Why Inflation Will be Hard to Contain
After staying at a pleasantly ignorable level for years, inflation is once again making headlines.
And so the pundits and talking heads are falling over each other trying to explain what’s going on.
And, of course, the Russian war in Ukraine, as well as lingering pandemic problems, are making their contributions.
But I believe there’s another, more serious, root cause at work.
Let’s look at a few charts.
The point is clear: when compared to the median income, the median home price in the US has grown from 2.2x in 1950 to 6.3x in 2020. Which means that home prices are growing much faster than wages.
Why might this be?
Let’s look at another chart.
This one comes from macrotrends.net.
This shows the growth of our US population over roughly the same timeframe, from 1950 to 2022. And if we look at the blue line, on the top of the chart, we can see that the number of people living in the US has more than doubled over that length of time.
Now let’s consider one more chart.
This one comes from footprintnetwork.org.
This shows the movement of the Earth overshoot day from 1971 - 2022. The overshoot day marks the date when humanity has used all the biological resources that Earth regenerates during the entire year. For 2022, the overshoot day for all of us on this planet falls on July 28.
For the United States, the overshoot day fell on March 13. That was the date on which people in the US consumed all of the renewable biological resources available over the course of the entire year.
Now let’s think about this data in terms of supply and demand. As we all know, when demand exceeds supply, prices tend to go up. And when supply exceeds demand, prices tend to go down.
When we see that the US population has more than doubled in the last seven decades, what does this imply? In general, with all other things being equal, it means the demand for goods and services has more than doubled. But it also means that the supply of labor has more than doubled. Meaning that there is an upward, inflationary pressure on prices, but nothing similar affecting wages.
If our supplies of goods and services were perfectly elastic, then suppliers would react to increased demand by increasing their production, and prices would reach a new equilibrium, without any excessive inflation levels.
But are supplies reasonably elastic? In the past, this was a fairly safe assumption, at least at a macro level, because the supply of natural resources was generally considered to be infinite.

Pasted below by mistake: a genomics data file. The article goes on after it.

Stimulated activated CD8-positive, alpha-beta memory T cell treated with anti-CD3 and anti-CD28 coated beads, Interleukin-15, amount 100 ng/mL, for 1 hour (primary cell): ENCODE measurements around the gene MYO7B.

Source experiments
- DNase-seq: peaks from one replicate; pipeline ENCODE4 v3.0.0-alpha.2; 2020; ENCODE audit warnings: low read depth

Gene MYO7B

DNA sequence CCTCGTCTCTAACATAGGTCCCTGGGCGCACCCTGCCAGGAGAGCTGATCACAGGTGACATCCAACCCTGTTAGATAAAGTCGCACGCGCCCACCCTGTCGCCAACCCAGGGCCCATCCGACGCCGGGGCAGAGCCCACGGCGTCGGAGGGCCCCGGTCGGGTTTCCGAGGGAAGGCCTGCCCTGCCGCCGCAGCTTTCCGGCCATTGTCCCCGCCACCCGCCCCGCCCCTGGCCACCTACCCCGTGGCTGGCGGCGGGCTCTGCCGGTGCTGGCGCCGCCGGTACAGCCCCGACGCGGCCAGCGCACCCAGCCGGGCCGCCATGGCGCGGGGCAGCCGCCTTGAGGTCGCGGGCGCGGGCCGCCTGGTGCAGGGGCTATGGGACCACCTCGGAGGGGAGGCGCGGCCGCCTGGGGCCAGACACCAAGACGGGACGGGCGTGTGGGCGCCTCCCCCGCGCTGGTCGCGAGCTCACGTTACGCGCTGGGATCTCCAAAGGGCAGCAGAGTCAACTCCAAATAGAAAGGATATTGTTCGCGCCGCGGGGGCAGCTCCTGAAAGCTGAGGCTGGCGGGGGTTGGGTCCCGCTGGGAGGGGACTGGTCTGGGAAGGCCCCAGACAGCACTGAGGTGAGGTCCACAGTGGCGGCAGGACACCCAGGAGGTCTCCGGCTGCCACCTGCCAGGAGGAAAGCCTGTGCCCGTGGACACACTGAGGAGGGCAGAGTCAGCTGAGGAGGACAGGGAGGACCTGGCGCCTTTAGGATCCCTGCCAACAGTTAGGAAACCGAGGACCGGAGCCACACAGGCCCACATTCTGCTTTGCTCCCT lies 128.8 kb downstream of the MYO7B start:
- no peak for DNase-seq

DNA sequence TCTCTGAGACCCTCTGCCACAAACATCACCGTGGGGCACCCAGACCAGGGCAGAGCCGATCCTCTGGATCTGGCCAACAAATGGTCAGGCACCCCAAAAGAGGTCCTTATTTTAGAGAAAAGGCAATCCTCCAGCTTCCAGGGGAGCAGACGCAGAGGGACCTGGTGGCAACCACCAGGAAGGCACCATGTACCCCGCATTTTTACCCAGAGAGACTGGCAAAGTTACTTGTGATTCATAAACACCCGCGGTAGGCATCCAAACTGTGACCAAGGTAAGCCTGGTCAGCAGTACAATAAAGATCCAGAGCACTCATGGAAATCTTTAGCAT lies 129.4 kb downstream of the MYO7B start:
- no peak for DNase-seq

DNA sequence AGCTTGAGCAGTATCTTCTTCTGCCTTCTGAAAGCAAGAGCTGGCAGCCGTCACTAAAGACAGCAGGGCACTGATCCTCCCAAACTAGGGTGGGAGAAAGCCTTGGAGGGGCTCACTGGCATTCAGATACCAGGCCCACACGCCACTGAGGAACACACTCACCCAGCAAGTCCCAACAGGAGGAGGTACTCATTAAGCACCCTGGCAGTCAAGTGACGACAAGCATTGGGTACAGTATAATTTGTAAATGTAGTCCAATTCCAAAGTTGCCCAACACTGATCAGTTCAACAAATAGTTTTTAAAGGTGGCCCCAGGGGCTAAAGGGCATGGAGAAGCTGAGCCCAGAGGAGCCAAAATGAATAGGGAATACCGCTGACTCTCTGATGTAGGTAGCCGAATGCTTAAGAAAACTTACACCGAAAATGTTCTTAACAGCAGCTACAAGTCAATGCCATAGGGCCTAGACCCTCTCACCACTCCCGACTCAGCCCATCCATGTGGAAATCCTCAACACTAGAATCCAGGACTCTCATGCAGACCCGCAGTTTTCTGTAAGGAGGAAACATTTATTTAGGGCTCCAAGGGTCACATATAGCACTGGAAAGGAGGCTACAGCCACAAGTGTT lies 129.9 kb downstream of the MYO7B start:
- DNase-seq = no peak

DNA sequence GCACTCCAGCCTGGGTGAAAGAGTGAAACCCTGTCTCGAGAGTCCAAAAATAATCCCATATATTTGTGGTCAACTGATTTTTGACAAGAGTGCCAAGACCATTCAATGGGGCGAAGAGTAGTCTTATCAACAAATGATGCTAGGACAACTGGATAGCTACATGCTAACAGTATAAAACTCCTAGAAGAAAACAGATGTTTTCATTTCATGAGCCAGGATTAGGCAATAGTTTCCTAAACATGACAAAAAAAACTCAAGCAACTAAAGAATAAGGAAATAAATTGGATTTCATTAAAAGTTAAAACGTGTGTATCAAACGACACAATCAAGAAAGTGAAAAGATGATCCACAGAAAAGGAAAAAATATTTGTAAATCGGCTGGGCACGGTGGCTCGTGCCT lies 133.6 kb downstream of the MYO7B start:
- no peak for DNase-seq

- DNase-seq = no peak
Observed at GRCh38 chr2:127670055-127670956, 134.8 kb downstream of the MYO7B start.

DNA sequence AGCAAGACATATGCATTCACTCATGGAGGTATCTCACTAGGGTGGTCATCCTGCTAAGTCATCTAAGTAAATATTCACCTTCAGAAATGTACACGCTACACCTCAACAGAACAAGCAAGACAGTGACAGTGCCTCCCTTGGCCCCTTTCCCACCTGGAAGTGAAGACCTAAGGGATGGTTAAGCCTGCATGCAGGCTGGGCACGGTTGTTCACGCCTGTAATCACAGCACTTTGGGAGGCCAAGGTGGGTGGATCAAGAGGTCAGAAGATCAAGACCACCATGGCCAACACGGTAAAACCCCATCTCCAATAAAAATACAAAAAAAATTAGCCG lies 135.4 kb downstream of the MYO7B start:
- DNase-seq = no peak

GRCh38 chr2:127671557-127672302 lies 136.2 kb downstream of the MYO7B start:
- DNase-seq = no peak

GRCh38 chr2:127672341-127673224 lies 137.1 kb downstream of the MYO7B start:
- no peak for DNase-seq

But let’s look at home prices. To build a home, you need a plot of land. The number of people needing housing in the US has more than doubled in the last seventy years. So the demand for housing has more than doubled. But has the supply of land increased? No, of course not. The US doesn’t have any more land area today than it did seventy years ago.
But don’t we have lots of unused land? Well, based on the numbers of homes destroyed in the US every year by wildfires and floods, it would seem that we are already stretching the boundaries of our developed cities and towns beyond any safe limits. And judging by the rate at which existing single-family homes with yards and trees are being torn down by developers, and being replaced by larger homes and multi-family dwellings, it would seem not. And based on the recent rush of large investors to buy up farmland, it would seem not. All of these are indicators that land is a scarce resource.
And then there’s this pesky overshoot day business. If the US overshoot day is March 13, then this also is a comparison of supply and demand. It means that our demand for renewable biological resources is roughly five times as great as our supply! And even though many of the goods and services we have to purchase are not simply land, or biological resources, these things influence the price of pretty much everything else: farms need land, factories need land, stores need land, warehouses need land, and so on.
And, of course, when we look at things like the massive drought in the Southwest, and the historically low levels of Lake Mead, these numbers and charts become much more than theoretical.
The simple fact is that we are trying to house and feed more people than our land can carry. And no matter where you look, the data – both statistical and anecdotal – offers confirmation of this conclusion.